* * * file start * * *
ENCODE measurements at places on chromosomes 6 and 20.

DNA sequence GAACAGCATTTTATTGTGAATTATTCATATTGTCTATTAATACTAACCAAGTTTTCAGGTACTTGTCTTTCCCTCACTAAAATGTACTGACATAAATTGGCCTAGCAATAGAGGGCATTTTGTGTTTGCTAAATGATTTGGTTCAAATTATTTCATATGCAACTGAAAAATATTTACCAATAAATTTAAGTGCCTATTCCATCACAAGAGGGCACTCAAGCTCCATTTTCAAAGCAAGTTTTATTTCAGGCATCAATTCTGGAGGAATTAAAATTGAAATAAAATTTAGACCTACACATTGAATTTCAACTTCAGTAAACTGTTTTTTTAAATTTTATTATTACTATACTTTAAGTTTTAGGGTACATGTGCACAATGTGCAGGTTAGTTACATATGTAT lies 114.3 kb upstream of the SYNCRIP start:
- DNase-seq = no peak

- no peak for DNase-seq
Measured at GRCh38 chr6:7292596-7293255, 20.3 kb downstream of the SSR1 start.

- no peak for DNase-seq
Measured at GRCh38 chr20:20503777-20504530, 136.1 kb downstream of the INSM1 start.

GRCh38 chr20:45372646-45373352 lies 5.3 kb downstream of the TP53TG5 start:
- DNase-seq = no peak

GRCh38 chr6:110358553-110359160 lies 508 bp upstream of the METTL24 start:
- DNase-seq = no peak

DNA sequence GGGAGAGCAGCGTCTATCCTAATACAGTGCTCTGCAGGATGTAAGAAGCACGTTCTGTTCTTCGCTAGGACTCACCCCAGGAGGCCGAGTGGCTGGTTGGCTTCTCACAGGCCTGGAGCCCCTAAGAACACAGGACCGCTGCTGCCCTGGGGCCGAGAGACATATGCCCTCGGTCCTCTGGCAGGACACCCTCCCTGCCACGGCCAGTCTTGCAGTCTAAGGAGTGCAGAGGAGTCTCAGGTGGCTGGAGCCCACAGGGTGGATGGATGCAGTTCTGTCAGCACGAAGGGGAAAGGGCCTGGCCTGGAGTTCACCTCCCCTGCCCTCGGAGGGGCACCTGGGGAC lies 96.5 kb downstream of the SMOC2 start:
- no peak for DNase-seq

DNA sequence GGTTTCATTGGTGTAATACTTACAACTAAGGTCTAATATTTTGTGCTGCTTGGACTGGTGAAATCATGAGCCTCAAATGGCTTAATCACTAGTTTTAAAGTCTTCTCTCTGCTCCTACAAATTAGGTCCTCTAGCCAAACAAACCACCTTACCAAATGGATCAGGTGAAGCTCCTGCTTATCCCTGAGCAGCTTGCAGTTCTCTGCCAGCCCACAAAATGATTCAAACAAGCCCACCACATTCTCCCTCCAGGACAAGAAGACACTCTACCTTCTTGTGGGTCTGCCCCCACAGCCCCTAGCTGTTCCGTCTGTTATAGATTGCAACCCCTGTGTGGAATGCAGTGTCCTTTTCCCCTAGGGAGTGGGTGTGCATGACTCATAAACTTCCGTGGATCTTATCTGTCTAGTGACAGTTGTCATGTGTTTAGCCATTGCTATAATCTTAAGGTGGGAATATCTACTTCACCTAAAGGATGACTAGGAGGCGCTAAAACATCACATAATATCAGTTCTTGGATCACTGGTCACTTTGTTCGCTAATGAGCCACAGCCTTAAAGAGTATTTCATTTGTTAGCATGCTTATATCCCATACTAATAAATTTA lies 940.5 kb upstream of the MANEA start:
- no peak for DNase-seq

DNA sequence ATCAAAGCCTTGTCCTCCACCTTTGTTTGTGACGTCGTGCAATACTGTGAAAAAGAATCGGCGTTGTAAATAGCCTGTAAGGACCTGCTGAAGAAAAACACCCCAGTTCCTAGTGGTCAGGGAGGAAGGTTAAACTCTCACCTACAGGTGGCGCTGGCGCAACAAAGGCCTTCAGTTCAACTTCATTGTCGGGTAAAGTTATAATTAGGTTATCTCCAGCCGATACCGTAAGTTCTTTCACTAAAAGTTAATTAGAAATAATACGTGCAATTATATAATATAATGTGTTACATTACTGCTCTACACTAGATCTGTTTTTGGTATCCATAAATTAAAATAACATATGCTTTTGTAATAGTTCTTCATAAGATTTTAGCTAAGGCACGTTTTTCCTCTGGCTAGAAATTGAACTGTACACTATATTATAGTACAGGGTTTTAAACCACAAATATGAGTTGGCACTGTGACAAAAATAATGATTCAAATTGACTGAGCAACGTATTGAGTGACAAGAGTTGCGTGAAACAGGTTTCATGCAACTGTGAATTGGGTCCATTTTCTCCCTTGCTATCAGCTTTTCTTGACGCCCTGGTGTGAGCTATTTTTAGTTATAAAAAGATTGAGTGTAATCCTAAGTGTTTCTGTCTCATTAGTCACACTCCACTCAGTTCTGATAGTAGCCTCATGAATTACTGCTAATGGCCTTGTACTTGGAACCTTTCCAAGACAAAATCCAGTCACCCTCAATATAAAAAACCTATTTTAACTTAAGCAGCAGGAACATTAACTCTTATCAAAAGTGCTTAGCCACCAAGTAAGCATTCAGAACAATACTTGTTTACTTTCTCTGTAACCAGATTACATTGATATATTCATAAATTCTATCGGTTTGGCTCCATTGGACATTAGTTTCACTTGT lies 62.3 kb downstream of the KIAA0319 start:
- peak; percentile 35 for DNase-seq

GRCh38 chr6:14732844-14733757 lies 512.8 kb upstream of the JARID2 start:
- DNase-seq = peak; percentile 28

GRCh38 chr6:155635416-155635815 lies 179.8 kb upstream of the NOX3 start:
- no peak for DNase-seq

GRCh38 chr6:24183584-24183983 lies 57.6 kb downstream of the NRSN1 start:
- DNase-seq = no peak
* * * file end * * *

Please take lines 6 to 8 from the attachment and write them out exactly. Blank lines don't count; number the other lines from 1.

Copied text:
- no peak for DNase-seq
Measured at GRCh38 chr20:20503777-20504530, 136.1 kb downstream of the INSM1 start.

GRCh38 chr20:45372646-45373352 lies 5.3 kb downstream of the TP53TG5 start: